Microbial Biosensor: From Design to Applications

A special issue of Biosensors (ISSN 2079-6374). This special issue belongs to the section "Biosensor and Bioelectronic Devices".

Deadline for manuscript submissions: 31 July 2024 | Viewed by 1368

Special Issue Editor

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Guest Editor
Department of Liberal Arts, Tokyo University of Technology, Tokyo, Japan
Interests: microbial biosensors; yeast; BOD; toxicuty; soil; mediator
Special Issues, Collections and Topics in MDPI journals

Special Issue Information

Dear Colleagues,

The time has come for us human beings to recognize that we are no longer consumers of the Earth's ecosystem, but wasters. In order to live together with other living organisms on this planet, we need to change our lives. The Sustainable Development Goals (SDGs) were set and adopted as the “2030 Agenda” by the United Nations in 2015. Unfortunately, there are many difficulties in achieving that goal.

However, we must not give up on these goals; we must all do what we can, transcending national and regional boundaries. As Special Issue editors, although what we can do may be very small, we hope to go beyond barriers and contribute to the development of science and technology and the preservation of the global environment.

Microbial biosensors consisting of microbial cell(s) as an analyte sensor and a transducer as an electrical signal converter have been studied and developed for environmental, agricultural, food, and biomedical applications. These microbial biosensors have been supported by studying a variety of principles and device designs.

In the present Special Issue, we welcome submissions of research papers and critical reviews focusing on the following topics:


  • Novel designs of chip/cell/array for microbial biosensors;
  • Novel designs of self-powered device for microbial biosensors;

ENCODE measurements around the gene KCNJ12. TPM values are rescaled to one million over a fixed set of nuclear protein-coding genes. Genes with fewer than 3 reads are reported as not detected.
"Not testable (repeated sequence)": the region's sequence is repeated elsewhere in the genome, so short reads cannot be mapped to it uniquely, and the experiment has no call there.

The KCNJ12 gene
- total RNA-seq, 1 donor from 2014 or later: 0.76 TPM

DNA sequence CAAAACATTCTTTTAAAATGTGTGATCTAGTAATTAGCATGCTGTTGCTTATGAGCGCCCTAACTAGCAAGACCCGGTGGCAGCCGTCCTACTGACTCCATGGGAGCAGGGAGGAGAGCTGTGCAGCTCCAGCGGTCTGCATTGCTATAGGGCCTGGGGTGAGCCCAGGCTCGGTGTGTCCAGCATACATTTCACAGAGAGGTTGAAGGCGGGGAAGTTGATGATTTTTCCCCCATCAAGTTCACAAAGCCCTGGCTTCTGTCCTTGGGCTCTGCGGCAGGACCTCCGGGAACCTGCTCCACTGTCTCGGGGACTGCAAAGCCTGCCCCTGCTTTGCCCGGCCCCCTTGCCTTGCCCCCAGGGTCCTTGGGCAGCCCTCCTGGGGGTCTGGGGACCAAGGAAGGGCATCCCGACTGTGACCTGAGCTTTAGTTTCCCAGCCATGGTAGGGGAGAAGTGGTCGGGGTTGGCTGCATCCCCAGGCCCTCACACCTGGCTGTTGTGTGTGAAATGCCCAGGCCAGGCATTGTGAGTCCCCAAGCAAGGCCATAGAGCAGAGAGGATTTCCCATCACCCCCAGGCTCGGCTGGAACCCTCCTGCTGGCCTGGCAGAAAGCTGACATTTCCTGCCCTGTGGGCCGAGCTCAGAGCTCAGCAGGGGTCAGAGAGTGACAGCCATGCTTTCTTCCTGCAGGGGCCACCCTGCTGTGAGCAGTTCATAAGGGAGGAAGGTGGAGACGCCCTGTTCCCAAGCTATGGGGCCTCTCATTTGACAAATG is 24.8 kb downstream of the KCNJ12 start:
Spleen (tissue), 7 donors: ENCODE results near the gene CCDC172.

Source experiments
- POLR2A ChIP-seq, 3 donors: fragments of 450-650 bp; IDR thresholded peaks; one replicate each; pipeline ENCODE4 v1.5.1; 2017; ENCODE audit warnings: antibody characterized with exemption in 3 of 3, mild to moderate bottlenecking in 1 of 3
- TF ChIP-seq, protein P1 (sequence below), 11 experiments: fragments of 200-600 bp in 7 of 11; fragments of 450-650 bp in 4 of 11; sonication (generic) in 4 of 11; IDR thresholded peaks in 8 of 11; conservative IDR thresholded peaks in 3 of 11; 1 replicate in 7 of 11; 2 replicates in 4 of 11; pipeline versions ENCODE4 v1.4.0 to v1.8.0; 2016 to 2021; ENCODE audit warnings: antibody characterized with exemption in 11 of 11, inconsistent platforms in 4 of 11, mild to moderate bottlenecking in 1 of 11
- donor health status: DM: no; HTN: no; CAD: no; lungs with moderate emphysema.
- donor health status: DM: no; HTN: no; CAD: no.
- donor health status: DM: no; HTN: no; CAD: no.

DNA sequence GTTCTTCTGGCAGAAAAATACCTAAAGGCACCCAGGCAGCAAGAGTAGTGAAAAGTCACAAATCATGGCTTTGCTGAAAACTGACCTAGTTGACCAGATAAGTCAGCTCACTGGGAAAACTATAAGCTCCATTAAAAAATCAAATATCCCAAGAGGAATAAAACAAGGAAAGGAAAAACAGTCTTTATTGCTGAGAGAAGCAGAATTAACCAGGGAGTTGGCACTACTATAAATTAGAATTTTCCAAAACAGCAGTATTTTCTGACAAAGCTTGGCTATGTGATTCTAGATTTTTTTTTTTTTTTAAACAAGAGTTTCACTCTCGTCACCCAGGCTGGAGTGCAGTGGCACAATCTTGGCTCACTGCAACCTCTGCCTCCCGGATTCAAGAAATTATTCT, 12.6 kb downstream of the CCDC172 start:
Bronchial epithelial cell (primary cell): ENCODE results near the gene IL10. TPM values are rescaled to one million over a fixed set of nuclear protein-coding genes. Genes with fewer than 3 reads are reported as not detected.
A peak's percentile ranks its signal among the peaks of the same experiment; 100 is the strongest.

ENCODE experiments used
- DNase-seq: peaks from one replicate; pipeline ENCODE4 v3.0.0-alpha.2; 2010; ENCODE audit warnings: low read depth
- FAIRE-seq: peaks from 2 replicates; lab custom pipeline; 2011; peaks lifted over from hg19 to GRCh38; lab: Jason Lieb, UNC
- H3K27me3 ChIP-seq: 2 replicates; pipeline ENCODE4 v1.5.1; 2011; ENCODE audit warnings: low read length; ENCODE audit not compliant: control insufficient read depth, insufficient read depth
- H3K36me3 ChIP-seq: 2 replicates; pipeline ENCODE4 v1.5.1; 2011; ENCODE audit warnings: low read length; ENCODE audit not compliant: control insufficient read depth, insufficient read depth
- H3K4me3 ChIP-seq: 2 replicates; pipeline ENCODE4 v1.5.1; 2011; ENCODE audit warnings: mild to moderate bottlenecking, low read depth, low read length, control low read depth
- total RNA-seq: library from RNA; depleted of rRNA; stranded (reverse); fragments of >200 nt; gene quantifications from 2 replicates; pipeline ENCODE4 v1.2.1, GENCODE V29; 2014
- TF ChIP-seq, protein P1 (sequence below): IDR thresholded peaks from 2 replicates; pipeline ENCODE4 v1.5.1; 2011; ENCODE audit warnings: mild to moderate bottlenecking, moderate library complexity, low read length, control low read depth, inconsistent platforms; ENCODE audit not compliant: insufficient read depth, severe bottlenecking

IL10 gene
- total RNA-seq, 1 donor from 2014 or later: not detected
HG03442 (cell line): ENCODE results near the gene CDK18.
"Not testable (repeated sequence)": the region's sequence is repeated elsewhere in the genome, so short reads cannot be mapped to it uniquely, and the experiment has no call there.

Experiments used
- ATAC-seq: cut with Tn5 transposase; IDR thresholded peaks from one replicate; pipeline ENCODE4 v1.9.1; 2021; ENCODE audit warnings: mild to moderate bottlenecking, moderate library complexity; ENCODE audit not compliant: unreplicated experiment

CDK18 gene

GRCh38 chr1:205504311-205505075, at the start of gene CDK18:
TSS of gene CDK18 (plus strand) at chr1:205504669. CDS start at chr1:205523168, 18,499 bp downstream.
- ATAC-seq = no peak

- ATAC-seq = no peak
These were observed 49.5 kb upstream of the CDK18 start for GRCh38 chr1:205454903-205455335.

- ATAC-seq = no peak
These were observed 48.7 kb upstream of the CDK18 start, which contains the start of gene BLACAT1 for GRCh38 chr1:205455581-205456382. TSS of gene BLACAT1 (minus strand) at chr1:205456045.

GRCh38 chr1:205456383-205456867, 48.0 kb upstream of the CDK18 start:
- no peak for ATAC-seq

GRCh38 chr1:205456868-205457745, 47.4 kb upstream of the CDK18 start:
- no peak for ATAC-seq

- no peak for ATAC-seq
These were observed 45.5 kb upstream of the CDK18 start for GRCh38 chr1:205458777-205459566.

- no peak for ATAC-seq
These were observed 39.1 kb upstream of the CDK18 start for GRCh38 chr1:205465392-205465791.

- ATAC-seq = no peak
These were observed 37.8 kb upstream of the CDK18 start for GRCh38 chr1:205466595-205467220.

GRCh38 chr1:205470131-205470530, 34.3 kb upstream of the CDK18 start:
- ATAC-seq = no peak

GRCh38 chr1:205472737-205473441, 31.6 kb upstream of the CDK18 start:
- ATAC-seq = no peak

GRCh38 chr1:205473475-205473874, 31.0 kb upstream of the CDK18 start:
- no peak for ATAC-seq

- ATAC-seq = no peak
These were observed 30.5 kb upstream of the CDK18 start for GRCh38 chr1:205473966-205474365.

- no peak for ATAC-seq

• Novel designs of online, on-site, or remote monitoring; 
  • Novel designs for microbial immobilization;
  • Novel designs for single-microbial-cell biosensors.


  • Application to environmental water or wastewater monitoring; 
  • Application to estimate soil environment or bioremediation;
  • Application to agriculture, aquafarming, or aquaponics;
  • Micro/nanotechnology and novel materials applied to microbial biosensors;
  • Novel instrumentation systems for microbial biosensors.


  • New solutions applied in microbial biosensors;
  • Interdisciplinary study leading to microbial biosensor development.

Note: microbes generally refer to single-celled organisms, but in microbiology they also include viruses. In the present Special Issue, we are accepting a wide range of submissions regarding biosensors using these as sensing elements.

Dr. Hideaki Nakamura
Guest Editor

Manuscript Submission Information

Manuscripts should be submitted online at www.mdpi.com by registering and logging in to this website. Once you are registered, click here to go to the submission form. Manuscripts can be submitted until the deadline. All submissions that pass pre-check are peer-reviewed. Accepted papers will be published continuously in the journal (as soon as accepted) and will be listed together on the special issue website. Research articles, review articles as well as short communications are invited. For planned papers, a title and short abstract (about 100 words) can be sent to the Editorial Office for announcement on this website.